Periampullary Carcinoma with ERCP-induced Pancreatitis

June 4, 2013



Clinical history: A 72-year-old female presented with chief complaints of acute pain in abdomen for the past few days. The patient had been diagnosed of a periampullary carcinoma for which she had undergone ERCP and stent placement to relieve the obstructive jaundice.
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Findings:  A CT scan was performed which showed ill-defined circumferential wall thickening in the periampullary region with grossly dilated CBD (measuring 2.0cm in diameter), dilated pancreatic duct (measuring 5mm) and a few periportal and paraaortic lymph nodes. There was mild intrahepatic biliary radical dilatation with the CBD stent in situ. The pancreatic head and uncinate process appeared bulky and mildly hypodense with evidence of a rim of fluid surrounding it and shaggy margins. Soft tissue stranding was seen surrounding these structures and extending into root of mesentery. The features were suggestive of acute edematous pancreatitis in the region of pancreatic head and uncinate process.

Diagnosis: Periampullary carcinoma with ERCP-induced pancreatitis

Discussion: Endoscopic retrograde cholangiopancreatography (ERCP) is being widely used not only for diagnostic but also a therapeutic tool for the management of various benign and malignant conditions affecting the hepatobilliary tract. The common complications are pancreatitis, hemorrhage, cholangitis and duodenal perforation. Pancreatitis is seen in 5 percent of the diagnostic and 10 percent of therapeutic cases. The diagnostic criteria for pancreatitis include two out of the following three:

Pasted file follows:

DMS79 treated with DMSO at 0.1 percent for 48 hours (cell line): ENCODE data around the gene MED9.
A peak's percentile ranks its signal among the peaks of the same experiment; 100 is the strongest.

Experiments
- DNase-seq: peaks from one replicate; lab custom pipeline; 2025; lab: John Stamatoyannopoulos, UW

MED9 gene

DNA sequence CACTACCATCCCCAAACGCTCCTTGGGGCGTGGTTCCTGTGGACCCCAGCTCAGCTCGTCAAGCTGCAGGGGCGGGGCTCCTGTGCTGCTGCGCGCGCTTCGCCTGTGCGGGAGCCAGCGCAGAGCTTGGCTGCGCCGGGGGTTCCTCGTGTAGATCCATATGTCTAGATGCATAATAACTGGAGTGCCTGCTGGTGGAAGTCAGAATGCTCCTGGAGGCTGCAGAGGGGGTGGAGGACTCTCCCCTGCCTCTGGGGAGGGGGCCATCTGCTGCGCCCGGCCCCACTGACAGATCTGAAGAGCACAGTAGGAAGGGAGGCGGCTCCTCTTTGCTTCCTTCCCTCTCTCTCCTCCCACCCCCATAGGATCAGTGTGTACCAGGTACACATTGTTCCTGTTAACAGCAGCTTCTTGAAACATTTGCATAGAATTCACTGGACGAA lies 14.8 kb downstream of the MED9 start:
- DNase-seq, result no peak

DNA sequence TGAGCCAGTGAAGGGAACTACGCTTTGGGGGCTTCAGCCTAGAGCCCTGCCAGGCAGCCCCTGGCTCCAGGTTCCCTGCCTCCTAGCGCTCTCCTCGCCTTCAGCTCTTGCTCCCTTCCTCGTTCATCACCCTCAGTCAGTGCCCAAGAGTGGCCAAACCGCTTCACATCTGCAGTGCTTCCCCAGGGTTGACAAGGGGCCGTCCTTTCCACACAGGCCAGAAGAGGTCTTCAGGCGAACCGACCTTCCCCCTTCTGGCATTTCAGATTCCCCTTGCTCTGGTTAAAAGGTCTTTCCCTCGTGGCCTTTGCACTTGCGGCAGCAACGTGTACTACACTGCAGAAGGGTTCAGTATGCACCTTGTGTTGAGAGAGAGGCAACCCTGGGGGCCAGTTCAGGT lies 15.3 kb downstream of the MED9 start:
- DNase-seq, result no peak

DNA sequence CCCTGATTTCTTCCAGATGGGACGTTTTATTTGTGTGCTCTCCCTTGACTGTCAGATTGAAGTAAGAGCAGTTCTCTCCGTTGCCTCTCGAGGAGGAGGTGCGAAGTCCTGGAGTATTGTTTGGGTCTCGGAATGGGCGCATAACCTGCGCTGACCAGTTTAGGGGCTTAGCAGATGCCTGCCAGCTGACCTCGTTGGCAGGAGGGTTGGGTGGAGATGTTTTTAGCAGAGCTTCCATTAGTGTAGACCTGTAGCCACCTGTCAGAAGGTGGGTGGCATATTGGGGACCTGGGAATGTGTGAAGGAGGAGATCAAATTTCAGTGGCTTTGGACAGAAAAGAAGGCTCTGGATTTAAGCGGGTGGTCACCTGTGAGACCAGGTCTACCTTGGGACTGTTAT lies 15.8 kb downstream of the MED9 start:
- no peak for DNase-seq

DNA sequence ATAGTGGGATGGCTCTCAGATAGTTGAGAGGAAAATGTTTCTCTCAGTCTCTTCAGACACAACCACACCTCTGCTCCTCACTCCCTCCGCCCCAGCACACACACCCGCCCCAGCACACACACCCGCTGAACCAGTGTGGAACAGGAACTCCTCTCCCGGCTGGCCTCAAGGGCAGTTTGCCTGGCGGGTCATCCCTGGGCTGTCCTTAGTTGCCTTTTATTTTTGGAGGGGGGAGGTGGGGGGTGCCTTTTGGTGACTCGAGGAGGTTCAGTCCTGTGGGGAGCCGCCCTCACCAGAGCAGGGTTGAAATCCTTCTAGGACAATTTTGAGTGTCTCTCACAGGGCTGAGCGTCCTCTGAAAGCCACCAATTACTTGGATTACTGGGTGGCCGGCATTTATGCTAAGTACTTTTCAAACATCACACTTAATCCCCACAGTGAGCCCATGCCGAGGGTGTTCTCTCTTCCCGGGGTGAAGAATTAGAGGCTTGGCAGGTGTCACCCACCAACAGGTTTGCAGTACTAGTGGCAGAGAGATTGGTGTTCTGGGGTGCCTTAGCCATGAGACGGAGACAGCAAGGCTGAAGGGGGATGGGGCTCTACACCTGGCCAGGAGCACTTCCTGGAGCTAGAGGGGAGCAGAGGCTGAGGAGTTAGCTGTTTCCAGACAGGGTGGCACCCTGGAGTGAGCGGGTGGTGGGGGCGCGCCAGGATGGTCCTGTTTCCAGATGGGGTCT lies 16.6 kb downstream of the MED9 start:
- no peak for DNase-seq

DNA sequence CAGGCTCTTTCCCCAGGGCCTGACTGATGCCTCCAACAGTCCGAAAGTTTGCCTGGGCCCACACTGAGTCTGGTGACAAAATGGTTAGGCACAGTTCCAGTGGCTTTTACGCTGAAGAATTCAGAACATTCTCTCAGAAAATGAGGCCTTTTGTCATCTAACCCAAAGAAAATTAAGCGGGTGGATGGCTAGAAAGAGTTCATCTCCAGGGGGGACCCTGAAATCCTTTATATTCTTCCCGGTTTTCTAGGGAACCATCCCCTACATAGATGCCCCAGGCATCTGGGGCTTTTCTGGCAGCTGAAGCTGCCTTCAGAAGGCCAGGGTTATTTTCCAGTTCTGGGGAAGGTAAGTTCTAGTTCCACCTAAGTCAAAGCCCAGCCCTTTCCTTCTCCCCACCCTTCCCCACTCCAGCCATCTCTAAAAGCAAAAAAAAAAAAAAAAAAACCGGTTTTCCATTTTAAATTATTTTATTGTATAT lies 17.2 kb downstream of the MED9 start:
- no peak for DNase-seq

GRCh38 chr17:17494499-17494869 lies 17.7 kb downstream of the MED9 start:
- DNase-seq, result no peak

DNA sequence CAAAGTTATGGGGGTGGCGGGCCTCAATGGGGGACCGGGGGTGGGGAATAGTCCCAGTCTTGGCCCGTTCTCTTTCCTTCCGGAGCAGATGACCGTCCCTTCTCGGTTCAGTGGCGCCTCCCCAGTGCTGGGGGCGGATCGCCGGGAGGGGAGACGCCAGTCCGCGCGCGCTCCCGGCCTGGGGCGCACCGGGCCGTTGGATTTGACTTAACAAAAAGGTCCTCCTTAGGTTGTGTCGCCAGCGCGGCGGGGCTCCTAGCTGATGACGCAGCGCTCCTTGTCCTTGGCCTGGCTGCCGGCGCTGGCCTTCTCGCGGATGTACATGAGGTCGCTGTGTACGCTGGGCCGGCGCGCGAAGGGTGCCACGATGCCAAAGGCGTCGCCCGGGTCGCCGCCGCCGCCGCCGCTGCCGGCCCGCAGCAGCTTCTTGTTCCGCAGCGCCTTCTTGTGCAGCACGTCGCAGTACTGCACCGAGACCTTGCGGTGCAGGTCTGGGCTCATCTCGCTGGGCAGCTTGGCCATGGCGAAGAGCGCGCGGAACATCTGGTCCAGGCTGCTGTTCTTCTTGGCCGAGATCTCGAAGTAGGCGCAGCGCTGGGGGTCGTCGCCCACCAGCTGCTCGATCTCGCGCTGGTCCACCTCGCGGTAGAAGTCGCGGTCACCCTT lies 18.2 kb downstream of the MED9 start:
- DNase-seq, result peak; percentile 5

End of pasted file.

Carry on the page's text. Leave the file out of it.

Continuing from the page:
1. Abdominal pain for more than 24 hours after the procedure
2. Elevated levels of serum pancreatic enzymes three times the normal value.
3. Imaging study supporting the diagnosis (CT or MRI)

CT is the primary modality used for the diagnosis of the condition. The salient features include focal enlargement of the gland with heterogeneous post contrast enhancement, hypoattenuation in areas of necrosis and peri-pancreatic fat stranding.  Air bubbles are noted in the necrotic pancreatic tissue if the area gets infected. Complications like pseudocyst, pseudoaneurysms, ascites and pleural effusion. The management protocol is same as that of any other cause of pancreatitis. Owing to the lack of specificity of pain and biochemical studies (serum amylase/lipase) in patients who have undergone ERCP, imaging plays a crucial role in diagnosis which can aid early management and avoid unfavorable consequences.

Amar Udare, MDRadiodiagnosis, Tata Memorial Hospital
Mumbai, India

References:

  • Pannu HK, Fishman EK. Complications of endoscopic retrograde cholangiopancreatography: spectrum of abnormalities demonstrated with CT. RadioGraphics2001; 21: 1441–1453
  • Badalov N, Tenner S, Baillie J:  The Prevention, Recognition and Treatment of Post-ERCP Pancreatitis. JOP. J Pancreas (Online) 2009, 10(2):88-97.
  • Smith G, Lieberman G. An Atlas of Complications of ERCP [Internet]. Gillian Lieberman, MD ;March 2012 [cited 2012 Sep 19].Available from http://eradiology.bidmc.harvard.edu/LearningLab/gastro/Smith.pdf
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  • Banks PA, Freeman ML; Practice Parameters Committee of the American College of Gastroenterology. Practice Guidelines in Acute Pancreatitis.  Am J Gastroenterol 2006; 101:2379-2400.